Boogerman Revisited

There’s a frequently tossed-around saying that we’ve all got to start somewhere…and needless to say, I picked quite the game to start off this whole shebang.


On January 17th, 2016, I published my second article and my first ever review, which was centered around the 1994 side-scrolling platform game, Boogerman: A Pick and Flick Adventure, released for the SNES and the Genesis. Developed at the peak of the “absurdist humor/gross-out” craze generated by the likes of Ren & Stimpy, Beavis and Butthead, and Earthworm Jim (which actually has quite a lot in common with this game, which I’ll explain later on during the review), the story revolves around Snotty Ragsdale as he must travel throughout Dimension X-Crement (get it, because it’s seven letters away from excrement which is another word for poop…yeah, don’t expect the comedy gold to end there) under the guise of his superhero alter ego, Boogerman, in order to retrieve a power source to a machine built to stop pollution, encountering several foes and obstacles along the way. Like I said, it was a pretty bizarre choice for the game to really get this going to where I am now. And looking back on the original review, I can say that from a personal perspective, it… hasn’t really aged that well. Of course, that’s probably because of how my writing style has generally evolved throughout all this time, but I didn’t exactly elaborate on certain points very well. However, with that in mind, I’ve decided to take a crack at remaking my original review to paint a better picture for hypothetical interested newcomers. With that said, does Boogerman manage to hold up after all this time, or was it just a relic of the 90’s that’s better off staying as such? Well, if you’ve read the original review you already know that answer, but for curiosity’s sake, let’s say that I don’t. Anyways, let’s find out, shall we?



Make no mistake – this is a game that is gross, and one that is more than certainly loud and proud about that fact. Throughout your playthrough, you’re be greeted a nonstop barrage of visual gags revolving around bodily fluids and functions, and good god do they utilize them at every chance that they get. For example, as I’ve stated in the original review, the second world of the game, aptly named The Pits, features such lovely details such as wax oozing out of ears. And if that wasn’t enough, in order to get to bonus areas (which are sewers, because of course they are), you’ve got to flush yourself down a toilet. And if THAT wasn’t enough, the checkpoints are represented by outhouses (yes, in case you don’t know, those are a thing). And if THAT wasn’t enough, there are parts in which you have to get sucked up by a nose to get to one place to the other. And if THAT wasn’t enough – yeah, by now the main problem here is pretty transparent: it all generally reeks (no pun intended) of desperation. With that said, are the visuals outright terrible? Not really – even if the gross-out aspect can get tiresome after a while, the amount of detail that’s put into the backgrounds is pretty admirable and the character animations are very smooth and fluent. It’s just a shame that they’re going into a game that, again, is running partially on a gimmick that wears out its’ welcome.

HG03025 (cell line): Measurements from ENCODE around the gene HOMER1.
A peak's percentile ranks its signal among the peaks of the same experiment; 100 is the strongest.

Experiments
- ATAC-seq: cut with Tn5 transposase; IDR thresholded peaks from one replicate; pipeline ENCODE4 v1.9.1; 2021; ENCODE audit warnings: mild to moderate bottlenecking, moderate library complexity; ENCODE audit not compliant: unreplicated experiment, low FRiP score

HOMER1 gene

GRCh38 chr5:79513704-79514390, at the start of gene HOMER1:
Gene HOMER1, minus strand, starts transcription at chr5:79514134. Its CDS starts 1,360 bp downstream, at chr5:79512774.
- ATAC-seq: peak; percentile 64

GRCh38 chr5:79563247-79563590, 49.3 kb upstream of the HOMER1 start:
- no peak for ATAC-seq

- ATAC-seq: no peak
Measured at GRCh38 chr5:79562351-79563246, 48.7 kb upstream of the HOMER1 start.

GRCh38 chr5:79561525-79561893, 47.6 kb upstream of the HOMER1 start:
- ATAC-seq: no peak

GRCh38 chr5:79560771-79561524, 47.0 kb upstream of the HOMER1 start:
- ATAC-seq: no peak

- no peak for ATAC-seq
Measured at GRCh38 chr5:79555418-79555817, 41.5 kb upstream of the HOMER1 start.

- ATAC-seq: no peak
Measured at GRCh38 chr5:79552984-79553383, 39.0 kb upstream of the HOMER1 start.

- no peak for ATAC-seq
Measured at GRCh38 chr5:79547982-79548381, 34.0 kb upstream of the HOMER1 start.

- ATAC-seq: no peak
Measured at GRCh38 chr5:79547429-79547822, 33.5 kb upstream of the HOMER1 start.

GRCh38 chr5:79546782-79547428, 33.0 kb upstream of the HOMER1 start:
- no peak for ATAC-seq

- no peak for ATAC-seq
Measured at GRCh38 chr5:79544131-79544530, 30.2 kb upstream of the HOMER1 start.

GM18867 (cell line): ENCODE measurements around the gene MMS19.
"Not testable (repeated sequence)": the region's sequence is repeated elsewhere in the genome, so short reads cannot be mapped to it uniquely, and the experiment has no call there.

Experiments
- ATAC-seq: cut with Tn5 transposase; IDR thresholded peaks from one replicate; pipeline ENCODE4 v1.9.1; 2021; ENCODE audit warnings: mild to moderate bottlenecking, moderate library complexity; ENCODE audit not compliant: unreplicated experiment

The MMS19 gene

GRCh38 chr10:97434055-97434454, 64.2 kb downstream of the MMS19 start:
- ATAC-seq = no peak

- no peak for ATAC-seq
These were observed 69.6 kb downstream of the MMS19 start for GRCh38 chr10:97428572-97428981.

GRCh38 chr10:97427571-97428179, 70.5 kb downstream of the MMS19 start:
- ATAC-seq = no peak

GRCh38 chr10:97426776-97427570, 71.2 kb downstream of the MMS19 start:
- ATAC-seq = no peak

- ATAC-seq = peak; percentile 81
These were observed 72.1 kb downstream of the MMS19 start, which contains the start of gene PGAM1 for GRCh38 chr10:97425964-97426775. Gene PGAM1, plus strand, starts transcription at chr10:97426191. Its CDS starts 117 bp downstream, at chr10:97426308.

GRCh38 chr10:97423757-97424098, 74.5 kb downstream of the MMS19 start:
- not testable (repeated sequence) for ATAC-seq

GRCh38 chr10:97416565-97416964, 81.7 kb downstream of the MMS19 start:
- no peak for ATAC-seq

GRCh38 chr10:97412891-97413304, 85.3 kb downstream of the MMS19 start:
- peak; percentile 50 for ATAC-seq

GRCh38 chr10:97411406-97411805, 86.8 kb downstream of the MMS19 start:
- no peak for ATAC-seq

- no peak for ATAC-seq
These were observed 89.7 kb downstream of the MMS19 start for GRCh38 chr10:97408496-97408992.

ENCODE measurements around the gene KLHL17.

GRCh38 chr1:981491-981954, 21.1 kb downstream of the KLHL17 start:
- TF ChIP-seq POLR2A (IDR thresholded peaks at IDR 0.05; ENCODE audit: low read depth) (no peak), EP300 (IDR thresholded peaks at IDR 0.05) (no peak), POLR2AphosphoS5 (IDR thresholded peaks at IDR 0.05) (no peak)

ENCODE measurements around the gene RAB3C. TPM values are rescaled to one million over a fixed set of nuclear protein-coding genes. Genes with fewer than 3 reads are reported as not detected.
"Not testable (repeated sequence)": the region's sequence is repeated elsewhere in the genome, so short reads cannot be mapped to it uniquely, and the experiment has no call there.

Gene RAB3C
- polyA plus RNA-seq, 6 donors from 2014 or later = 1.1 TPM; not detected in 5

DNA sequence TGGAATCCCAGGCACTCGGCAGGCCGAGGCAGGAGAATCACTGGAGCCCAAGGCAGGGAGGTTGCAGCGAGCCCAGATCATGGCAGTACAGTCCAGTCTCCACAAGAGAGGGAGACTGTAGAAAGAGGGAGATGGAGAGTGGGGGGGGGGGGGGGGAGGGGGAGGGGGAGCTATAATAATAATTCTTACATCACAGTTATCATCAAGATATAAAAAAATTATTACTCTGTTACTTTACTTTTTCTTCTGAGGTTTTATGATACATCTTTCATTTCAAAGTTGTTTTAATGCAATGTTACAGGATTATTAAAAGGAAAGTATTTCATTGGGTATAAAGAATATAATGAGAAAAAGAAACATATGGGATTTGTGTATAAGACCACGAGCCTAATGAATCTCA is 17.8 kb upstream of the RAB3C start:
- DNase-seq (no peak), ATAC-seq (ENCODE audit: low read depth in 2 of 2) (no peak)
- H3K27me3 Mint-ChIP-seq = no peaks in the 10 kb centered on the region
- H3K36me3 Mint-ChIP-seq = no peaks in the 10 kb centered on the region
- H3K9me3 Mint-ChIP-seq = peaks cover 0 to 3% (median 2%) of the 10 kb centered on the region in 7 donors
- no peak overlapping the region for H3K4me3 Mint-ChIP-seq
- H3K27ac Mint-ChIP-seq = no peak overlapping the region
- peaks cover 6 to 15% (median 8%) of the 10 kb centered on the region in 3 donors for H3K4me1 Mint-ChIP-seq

If there’s one thing that I can say this game truly gets right, it would have to be the sound, no doubts about it. For something built upon the foundation of a superhero who battles evil with bodily functions, the music honestly has no right to be as good as it is, offering some very catchy tunes that make a fine use of bass. Oh, and how could I leave out the fact that this might just be the first video game in history to prominently feature digitized burps and farts? Man, this might be more of an iconic landmark in the industry than I think it is…



This is where the aforementioned Earthworm Jim comparisons emerge. Both games feature an unconventional protagonist, a satarical and humorous style (though EWJ is based around absurd humor rather than just gross-out humor), and even some similar level design ideas, notably setpieces based around the theme of a level. However, while EWJ and its’ sequel (especially the latter) knew how to keep shaking things up to keep the player’s attention, this doesn’t really make an effort to keep things from eventually turning stale. As stated in the original review, each world has a total of four levels, each one increasingly more tedious than the last, which just gives off the overall feeling that the game is dragging on and on, refusing to end. The bosses can also be somewhat fustrating, as they’re significantly faster in comparison to Boogerman’s rather limited attacks, which primarily consist of snot-flinging, burping, and farting, which is not helped by the fact that it’s a bit of a challenge to pin down their patterns. There are also a fair amount of leaps of faith, a flaw that I personally believe a 2D platformer should NEVER suffer from. While it’s not Bubsy-levels of unpleasentness, this certainly doesn’t hold a candle to the big-name platformers by any means.